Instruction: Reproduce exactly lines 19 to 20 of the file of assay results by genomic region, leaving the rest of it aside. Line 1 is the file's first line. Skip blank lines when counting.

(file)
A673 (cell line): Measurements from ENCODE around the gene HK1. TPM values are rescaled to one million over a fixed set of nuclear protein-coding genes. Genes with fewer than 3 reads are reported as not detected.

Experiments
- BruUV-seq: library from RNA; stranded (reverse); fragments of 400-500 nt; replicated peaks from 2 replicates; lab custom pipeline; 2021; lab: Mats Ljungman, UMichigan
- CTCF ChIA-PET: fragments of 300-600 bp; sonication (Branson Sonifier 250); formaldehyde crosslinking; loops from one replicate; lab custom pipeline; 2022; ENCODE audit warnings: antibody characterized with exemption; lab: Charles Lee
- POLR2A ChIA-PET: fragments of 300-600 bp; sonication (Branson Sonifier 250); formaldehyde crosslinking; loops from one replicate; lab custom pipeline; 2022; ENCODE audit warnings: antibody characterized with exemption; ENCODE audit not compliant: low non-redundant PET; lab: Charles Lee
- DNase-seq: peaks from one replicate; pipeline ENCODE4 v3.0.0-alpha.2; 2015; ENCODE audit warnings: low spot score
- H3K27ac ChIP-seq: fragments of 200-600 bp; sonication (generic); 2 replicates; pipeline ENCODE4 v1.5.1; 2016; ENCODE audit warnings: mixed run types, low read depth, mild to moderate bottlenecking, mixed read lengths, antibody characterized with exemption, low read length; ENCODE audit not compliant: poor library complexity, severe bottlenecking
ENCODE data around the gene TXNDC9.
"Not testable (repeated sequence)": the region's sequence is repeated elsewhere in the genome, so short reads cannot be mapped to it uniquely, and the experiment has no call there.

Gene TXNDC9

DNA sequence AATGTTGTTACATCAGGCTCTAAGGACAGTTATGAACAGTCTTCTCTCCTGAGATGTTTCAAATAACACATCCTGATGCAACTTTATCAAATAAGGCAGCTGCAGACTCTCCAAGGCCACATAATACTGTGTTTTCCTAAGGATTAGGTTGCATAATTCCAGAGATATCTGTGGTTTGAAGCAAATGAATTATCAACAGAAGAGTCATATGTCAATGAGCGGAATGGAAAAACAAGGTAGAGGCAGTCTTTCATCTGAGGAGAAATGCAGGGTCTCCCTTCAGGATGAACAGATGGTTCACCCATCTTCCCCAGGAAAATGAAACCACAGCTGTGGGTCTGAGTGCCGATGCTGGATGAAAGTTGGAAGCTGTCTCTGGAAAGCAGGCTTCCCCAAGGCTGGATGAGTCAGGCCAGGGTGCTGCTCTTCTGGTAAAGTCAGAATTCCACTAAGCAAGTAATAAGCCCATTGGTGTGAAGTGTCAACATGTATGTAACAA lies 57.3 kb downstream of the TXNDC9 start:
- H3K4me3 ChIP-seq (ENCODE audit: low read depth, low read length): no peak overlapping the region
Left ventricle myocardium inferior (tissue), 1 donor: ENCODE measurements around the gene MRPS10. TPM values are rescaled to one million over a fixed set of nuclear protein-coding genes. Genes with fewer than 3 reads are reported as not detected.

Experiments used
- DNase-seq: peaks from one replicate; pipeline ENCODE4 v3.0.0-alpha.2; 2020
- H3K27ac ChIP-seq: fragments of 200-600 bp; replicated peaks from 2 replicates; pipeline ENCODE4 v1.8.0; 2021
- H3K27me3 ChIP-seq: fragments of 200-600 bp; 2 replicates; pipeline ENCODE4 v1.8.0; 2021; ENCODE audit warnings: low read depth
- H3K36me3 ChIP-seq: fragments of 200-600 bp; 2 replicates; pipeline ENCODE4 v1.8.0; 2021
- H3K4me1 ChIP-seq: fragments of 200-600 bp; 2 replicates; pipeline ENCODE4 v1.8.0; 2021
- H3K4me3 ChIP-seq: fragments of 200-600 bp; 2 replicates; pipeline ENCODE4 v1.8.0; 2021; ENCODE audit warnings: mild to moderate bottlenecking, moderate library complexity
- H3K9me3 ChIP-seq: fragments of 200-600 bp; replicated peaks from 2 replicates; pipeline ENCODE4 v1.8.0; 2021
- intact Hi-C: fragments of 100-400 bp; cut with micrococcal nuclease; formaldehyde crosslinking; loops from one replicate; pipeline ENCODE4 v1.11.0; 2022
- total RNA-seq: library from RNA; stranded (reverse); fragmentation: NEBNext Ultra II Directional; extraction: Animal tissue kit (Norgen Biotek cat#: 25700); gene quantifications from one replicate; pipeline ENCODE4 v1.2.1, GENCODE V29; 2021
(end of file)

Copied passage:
- H3K4me1 ChIP-seq: fragments of 200-600 bp; 2 replicates; pipeline ENCODE4 v1.8.0; 2021
- H3K4me3 ChIP-seq: fragments of 200-600 bp; 2 replicates; pipeline ENCODE4 v1.8.0; 2021; ENCODE audit warnings: mild to moderate bottlenecking, moderate library complexity